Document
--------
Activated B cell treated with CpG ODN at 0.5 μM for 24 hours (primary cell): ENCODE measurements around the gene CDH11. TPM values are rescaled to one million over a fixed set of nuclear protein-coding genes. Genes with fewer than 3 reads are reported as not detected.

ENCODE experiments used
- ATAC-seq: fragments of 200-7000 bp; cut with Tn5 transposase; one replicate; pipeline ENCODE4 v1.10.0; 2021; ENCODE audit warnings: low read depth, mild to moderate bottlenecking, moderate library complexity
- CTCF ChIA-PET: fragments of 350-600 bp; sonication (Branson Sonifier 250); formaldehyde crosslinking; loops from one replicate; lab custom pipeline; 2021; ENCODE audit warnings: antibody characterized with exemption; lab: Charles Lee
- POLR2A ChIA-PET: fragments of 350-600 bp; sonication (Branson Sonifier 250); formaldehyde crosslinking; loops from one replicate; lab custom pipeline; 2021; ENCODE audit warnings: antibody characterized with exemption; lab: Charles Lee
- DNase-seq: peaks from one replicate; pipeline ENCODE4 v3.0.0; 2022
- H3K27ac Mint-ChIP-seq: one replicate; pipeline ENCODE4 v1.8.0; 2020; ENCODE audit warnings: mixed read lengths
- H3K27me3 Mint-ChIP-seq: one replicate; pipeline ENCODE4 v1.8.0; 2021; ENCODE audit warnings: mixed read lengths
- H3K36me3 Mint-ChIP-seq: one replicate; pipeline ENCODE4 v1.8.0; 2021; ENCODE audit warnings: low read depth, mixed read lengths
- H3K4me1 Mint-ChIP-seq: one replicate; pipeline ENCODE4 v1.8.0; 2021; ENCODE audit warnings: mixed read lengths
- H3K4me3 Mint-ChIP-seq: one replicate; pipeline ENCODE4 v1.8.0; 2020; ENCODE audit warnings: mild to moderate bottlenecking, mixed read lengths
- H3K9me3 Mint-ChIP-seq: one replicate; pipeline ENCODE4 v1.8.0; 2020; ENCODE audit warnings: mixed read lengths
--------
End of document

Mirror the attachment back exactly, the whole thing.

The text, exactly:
Activated B cell treated with CpG ODN at 0.5 μM for 24 hours (primary cell): ENCODE measurements around the gene CDH11. TPM values are rescaled to one million over a fixed set of nuclear protein-coding genes. Genes with fewer than 3 reads are reported as not detected.

ENCODE experiments used
- ATAC-seq: fragments of 200-7000 bp; cut with Tn5 transposase; one replicate; pipeline ENCODE4 v1.10.0; 2021; ENCODE audit warnings: low read depth, mild to moderate bottlenecking, moderate library complexity
- CTCF ChIA-PET: fragments of 350-600 bp; sonication (Branson Sonifier 250); formaldehyde crosslinking; loops from one replicate; lab custom pipeline; 2021; ENCODE audit warnings: antibody characterized with exemption; lab: Charles Lee
- POLR2A ChIA-PET: fragments of 350-600 bp; sonication (Branson Sonifier 250); formaldehyde crosslinking; loops from one replicate; lab custom pipeline; 2021; ENCODE audit warnings: antibody characterized with exemption; lab: Charles Lee
- DNase-seq: peaks from one replicate; pipeline ENCODE4 v3.0.0; 2022
- H3K27ac Mint-ChIP-seq: one replicate; pipeline ENCODE4 v1.8.0; 2020; ENCODE audit warnings: mixed read lengths
- H3K27me3 Mint-ChIP-seq: one replicate; pipeline ENCODE4 v1.8.0; 2021; ENCODE audit warnings: mixed read lengths
- H3K36me3 Mint-ChIP-seq: one replicate; pipeline ENCODE4 v1.8.0; 2021; ENCODE audit warnings: low read depth, mixed read lengths
- H3K4me1 Mint-ChIP-seq: one replicate; pipeline ENCODE4 v1.8.0; 2021; ENCODE audit warnings: mixed read lengths
- H3K4me3 Mint-ChIP-seq: one replicate; pipeline ENCODE4 v1.8.0; 2020; ENCODE audit warnings: mild to moderate bottlenecking, mixed read lengths
- H3K9me3 Mint-ChIP-seq: one replicate; pipeline ENCODE4 v1.8.0; 2020; ENCODE audit warnings: mixed read lengths